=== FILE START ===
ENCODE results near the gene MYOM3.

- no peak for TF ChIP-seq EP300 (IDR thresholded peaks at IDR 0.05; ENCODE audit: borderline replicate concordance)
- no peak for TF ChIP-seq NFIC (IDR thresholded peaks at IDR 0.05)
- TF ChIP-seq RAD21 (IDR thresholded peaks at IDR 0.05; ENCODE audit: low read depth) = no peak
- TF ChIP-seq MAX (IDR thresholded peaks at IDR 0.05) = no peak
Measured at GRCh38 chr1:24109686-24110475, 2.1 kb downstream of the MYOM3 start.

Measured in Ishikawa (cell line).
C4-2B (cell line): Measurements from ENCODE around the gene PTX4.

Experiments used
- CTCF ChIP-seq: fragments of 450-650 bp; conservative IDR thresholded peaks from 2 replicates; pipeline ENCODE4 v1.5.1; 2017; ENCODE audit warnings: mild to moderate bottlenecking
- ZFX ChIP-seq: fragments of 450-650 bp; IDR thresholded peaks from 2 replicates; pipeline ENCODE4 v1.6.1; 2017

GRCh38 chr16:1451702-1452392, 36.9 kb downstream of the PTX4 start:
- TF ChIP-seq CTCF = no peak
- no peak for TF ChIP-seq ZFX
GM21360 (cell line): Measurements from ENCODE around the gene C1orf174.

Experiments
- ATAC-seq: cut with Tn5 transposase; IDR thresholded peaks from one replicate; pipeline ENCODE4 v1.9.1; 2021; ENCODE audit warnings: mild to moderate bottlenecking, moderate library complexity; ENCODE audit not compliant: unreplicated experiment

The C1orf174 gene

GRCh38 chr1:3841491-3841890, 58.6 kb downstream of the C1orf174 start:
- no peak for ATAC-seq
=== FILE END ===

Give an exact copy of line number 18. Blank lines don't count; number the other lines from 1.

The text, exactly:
The C1orf174 gene